Coloring Books and Crayons

By: T F Stern
T F Stern’s Rantings

When I was growing up, not that I plan to complete the task; how about I change that to read, when I was much younger, sounds about right; well let’s leave that alone and just say I once was a kid. If I had to stay home from school with a cold or something my father would stop on his way home and bring me a coloring book and crayons to make me feel better.

They don’t tell you when you first start your family that being a parent comes with a set of impossible directives to fix any and all situations which plague your children. Many of the challenges are beyond your abilities and so you do the best you can and hope it all works out…eventually.

I remember staying home from elementary school with the Flu and being miserable. There was cough syrup to choke down, aspirin with lots of water and shots from a doctor who actually made house calls; but nothing made me feel better.

I say nothing made me feel better; but that’s not really true. My father came home from work at lunch time and brought a coloring book and a brand new box of crayons hoping it would cheer me up. It’s amazing how something as silly as a coloring book and some crayons work when life hits you hard.

This past week my father came to the realization that it was time to sell his car and stop driving; not an easy choice since that equates to giving up an important function for folks who are fiercely independent. (Gosh, I wonder where that came from?) He can still go anywhere he wants; but now has turned over that task to my mother who considers her skill levels adequate (no, better not go there…for now).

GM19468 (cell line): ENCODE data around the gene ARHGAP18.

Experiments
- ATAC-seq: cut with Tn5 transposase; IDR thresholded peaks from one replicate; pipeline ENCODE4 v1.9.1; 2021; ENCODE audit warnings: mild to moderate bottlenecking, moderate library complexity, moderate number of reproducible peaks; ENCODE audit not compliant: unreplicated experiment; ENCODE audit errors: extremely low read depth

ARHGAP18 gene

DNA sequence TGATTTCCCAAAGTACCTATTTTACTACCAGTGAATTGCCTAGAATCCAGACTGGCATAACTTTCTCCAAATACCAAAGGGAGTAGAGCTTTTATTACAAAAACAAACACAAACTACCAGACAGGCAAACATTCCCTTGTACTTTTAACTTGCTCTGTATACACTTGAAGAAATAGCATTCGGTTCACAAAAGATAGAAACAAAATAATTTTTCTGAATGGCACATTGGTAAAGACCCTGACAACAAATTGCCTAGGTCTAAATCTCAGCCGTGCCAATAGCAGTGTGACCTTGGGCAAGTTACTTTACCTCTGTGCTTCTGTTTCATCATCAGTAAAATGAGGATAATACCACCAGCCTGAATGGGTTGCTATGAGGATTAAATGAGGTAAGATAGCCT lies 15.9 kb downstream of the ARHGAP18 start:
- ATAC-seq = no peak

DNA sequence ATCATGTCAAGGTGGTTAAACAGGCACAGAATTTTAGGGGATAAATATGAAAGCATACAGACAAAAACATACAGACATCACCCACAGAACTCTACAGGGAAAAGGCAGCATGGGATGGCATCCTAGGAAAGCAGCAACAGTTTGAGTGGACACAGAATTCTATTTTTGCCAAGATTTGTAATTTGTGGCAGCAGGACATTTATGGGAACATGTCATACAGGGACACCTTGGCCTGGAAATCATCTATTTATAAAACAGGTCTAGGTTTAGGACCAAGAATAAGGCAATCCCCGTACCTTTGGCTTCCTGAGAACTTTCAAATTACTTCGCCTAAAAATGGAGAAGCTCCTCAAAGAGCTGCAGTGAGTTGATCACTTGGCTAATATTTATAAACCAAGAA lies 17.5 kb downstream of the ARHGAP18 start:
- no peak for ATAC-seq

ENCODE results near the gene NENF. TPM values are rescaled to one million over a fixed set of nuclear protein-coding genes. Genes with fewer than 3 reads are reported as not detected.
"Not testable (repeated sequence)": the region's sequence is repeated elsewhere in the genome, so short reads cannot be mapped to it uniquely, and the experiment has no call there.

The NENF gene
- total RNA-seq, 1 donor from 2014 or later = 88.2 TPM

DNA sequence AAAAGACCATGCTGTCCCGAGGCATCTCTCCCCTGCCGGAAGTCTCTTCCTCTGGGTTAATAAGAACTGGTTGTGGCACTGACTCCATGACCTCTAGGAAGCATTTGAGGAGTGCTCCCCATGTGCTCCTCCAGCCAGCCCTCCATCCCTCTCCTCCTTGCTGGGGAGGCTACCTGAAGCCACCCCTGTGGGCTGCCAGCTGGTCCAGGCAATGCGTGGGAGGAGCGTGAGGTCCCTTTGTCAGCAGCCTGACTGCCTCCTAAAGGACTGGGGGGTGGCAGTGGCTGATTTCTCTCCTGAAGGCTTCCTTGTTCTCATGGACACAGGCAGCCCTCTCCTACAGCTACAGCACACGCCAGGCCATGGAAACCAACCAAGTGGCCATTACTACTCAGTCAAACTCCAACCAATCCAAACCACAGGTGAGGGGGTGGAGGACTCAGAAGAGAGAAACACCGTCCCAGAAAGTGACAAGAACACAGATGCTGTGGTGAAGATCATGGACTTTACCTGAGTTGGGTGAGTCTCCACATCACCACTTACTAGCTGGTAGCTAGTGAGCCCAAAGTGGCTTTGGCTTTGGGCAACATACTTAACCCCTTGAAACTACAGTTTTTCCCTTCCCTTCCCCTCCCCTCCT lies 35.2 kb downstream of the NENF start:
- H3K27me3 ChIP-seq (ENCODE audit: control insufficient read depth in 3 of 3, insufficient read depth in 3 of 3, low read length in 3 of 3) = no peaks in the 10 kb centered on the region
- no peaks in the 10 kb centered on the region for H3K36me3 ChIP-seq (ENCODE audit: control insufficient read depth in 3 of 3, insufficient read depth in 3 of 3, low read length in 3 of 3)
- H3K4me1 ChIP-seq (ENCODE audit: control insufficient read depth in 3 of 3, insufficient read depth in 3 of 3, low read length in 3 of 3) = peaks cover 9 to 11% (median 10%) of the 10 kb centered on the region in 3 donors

I talked with mom yesterday and they sold the car; didn’t ask what they got for it, but you can be assured whoever obtained it got a great deal and then some. They want to use some of the money to replace old flooring in their kitchen; but the best news for me was that dad decided on his own that it was time make a hard decision and he made it.

I’m wondering if I should send him a coloring book and a box of crayons, not that it will make the hurt go away, the hurt from having to give up something important. I saw an advertisement for a Halloween costume, a pretty woman wearing what looked like a pink crayon; on second thought, better not get that for him. Even if the costume was pink, mom would see red as soon as the ‘crayon’ walked in the door.

Earlier I explained they don’t tell you about impossible directives that are part of being a parent; but there’s more to that thought than meets the eye, or at least that idea occurred to me as I struggle to figure out a way to reach out and make ‘everything better’, all the while knowing there really isn’t much I can do.

Seemingly impossible directives to make ‘everything better’ work both forward and backwards, from parent to child and child to parent with equal weight.

It’s beyond my ability to turn back time with the wave of a magic wand or take away the pains associated with growing old as if fairy dust could restore youth and vigor to my parents. What can I do? I can show them I love them; maybe sending a coloring book and some crayons will brighten up their day, if only for a few moments.

This article has been cross-posted to The Moral Liberal, a publication whose banner reads, “Defending The Judeo-Christian Ethic, Limited Government & The American Constitution.”